Even with the teachings of a top-ranked calligrapher in China, my calligraphy will never be good enough to sell. I will leave that to the experts.


A high-ranked Chinese master calligrapher that I met in Zhongwei

The same calligrapher who gave me those lessons also attracted a crowd of thousands and a TV crew as he created characters over 6-feet high. He happens to be ranked as one of the top 100 calligraphers in all of China. He is also one of very few that would actually attempt such a feat.



The following table is only helpful for those studying Chinese (or Japanese), and perhaps helps search engines to find this page when someone enters Romanized Chinese or Japanese

Title CharactersRomaji(Romanized Japanese)Various forms of Romanized Chinese
100 Years of Happy Marriage 百年好合bǎi nián hǎo hé
bai3 nian2 hao3 he2
bai nian hao he
bainianhaohe
pai nien hao ho
painienhaoho
Partnership: Marriage 伴侶
伴侣
hanryobàn lǚ / ban4 lv3 / ban lv / banlv pan lü / panlü
Pillars of Marriage 尊重忠誠誠實
尊重忠诚诚实
zūn zhòng zhōng chéng chéng shí
zun1 zhong4 zhong1 cheng2 cheng2 shi2
zun zhong zhong cheng cheng shi
tsun chung chung ch`eng ch`eng shih
tsun chung chung cheng cheng shih
Double Happiness Guest Book
喜喜
xǐ / xi3 / xi hsi
Double Happiness
喜喜
xǐ / xi3 / xi hsi
Golden Anniversary / 50th Wedding Anniversary 幸福金婚 / 倖福金婚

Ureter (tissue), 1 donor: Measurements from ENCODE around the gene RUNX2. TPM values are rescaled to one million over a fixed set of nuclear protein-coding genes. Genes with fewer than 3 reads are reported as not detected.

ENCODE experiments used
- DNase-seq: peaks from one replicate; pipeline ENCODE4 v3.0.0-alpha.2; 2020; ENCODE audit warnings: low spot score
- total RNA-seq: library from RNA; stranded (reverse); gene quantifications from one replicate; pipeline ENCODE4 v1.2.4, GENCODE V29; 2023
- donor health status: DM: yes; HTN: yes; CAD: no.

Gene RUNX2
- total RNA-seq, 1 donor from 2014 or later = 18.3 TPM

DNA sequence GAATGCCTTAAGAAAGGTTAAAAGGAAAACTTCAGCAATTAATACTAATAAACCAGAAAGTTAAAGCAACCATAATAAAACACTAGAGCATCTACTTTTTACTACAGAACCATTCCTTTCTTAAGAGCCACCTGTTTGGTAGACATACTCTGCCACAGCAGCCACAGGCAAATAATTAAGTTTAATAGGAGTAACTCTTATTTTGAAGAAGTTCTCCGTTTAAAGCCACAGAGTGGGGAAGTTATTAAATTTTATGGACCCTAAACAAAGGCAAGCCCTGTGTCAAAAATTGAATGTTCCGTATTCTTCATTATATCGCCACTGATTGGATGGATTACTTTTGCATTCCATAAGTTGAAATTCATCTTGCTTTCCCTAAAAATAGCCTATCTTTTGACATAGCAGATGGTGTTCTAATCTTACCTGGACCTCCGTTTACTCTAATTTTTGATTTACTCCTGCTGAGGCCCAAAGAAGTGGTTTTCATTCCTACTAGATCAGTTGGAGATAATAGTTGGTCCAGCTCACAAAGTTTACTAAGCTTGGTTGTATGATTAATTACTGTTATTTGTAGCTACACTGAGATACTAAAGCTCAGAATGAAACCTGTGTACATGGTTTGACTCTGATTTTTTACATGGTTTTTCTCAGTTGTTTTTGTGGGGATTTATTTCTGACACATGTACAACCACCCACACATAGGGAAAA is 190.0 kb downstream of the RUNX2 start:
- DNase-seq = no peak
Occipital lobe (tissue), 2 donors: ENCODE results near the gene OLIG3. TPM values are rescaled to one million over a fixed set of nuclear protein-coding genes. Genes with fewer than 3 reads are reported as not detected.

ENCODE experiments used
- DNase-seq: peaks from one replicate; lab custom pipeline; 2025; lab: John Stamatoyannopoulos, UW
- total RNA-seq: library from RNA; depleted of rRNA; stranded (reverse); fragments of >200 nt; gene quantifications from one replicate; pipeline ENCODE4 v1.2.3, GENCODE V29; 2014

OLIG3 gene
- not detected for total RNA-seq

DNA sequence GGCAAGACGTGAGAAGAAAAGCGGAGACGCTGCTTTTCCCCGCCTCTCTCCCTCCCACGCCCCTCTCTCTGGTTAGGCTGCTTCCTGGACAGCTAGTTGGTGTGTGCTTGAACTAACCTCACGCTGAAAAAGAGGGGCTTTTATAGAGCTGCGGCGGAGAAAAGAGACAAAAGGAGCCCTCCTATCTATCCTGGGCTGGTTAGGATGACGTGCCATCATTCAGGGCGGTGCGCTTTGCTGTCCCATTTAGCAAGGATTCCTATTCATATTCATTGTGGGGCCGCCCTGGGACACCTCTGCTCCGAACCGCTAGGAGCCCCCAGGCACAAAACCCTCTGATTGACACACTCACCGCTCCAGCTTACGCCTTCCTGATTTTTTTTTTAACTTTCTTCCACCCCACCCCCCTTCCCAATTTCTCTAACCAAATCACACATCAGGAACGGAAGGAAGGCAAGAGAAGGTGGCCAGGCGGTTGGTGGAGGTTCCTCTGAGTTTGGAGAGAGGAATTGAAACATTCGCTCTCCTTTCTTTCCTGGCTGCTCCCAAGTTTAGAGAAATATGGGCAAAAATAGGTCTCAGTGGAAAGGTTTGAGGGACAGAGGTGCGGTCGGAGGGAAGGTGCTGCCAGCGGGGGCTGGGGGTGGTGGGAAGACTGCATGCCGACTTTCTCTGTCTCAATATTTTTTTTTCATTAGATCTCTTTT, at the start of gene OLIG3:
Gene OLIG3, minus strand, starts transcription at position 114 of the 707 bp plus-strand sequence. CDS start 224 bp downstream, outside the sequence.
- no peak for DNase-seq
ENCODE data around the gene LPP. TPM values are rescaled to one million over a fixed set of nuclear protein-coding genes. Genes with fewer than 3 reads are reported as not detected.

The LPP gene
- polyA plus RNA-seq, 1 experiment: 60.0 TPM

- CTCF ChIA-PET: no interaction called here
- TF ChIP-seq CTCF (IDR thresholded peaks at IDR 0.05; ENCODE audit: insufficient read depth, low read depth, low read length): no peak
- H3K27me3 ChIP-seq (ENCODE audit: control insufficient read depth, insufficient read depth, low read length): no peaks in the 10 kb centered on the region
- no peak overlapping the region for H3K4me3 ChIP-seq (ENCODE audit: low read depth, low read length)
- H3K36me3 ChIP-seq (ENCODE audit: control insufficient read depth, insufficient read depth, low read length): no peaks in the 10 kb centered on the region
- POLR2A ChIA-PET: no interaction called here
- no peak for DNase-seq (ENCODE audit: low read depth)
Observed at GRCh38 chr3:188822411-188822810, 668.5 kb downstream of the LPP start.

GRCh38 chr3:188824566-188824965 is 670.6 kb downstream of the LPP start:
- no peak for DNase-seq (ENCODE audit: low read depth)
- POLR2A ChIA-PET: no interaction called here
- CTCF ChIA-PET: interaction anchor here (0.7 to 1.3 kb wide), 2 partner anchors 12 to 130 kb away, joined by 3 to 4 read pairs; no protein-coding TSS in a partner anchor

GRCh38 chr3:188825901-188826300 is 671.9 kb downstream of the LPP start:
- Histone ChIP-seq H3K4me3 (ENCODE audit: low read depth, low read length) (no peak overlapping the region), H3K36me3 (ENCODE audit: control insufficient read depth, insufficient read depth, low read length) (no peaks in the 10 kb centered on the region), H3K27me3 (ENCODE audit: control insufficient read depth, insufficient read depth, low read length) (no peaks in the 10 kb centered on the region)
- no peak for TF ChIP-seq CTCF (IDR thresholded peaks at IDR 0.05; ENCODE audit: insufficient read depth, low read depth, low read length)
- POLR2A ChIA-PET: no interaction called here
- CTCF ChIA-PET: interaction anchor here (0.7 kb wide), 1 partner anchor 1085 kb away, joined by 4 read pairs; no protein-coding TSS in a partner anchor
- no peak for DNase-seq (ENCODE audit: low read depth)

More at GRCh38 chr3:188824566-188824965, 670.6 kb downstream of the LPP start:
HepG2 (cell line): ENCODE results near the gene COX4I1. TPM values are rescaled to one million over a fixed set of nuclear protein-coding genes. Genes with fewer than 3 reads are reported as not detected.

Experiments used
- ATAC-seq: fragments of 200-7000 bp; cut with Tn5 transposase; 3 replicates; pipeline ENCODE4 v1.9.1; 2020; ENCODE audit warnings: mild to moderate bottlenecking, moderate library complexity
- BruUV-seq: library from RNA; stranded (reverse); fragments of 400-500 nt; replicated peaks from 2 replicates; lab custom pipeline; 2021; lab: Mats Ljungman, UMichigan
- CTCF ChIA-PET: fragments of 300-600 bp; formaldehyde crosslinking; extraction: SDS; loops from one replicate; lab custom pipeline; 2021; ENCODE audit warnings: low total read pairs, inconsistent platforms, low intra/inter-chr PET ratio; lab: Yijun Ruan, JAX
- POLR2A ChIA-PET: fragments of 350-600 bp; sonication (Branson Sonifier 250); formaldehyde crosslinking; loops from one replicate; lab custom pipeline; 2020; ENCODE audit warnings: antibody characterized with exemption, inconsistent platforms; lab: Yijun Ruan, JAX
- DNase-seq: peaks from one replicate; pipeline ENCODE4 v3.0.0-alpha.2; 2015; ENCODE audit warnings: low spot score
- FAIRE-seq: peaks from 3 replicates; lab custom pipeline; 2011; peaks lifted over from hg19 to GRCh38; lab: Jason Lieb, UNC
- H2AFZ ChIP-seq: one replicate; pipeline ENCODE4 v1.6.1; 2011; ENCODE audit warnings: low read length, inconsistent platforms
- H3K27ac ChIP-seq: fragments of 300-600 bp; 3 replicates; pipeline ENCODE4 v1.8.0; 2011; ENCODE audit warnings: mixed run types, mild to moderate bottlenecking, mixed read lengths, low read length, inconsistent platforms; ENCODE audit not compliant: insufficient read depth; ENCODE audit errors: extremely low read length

幸福金婚
kou fuku kin kon
koufukukinkon
ko fuku kin kon
kofukukinkon
xìng fú jīn hūn
xing4 fu2 jin1 hun1
xing fu jin hun
xingfujinhun
hsing fu chin hun
hsingfuchinhun
Wedding hūn / hun1 / hun
Wedding / Getting Married 結婚
结婚
kettukon / kekkon
kettukon / kekon
kettukon/kekon
jié hūn / jie2 hun1 / jie hun / jiehun chieh hun / chiehhun
Love
aiài / ai4 / ai
Adventure Lover 冒険野郎bou ken ya rou
boukenyarou
bo ken ya ro
bokenyaro
You are always a beauty in your lover's eyes 情人眼裡出西施
情人眼里出西施
qíng rén yǎn lǐ chū xī shī
qing2 ren2 yan3 li3 chu1 xi1 shi1
qing ren yan li chu xi shi
qingrenyanlichuxishi
ch`ing jen yen li ch`u hsi shih
chingjenyenlichuhsishih
ching jen yen li chu hsi shih
Best Friends / Closest Friend 至友zhì yǒu / zhi4 you3 / zhi you / zhiyou chih yu / chihyu
Best Friends 至交zhì jiāo / zhi4 jiao1 / zhi jiao / zhijiao chih chiao / chihchiao
Best Friends / Buddies 親友
亲友
shin yuu / shinyuu / shin yu / shinyuqīn yǒu / qin1 you3 / qin you / qinyou ch`in yu / chinyu / chin yu
Respect and Loyalty 尊敬忠誠
尊敬忠诚
son kei chu sei
sonkeichusei
zūn jìng zhōng chéng
zun1 jing4 zhong1 cheng2
zun jing zhong cheng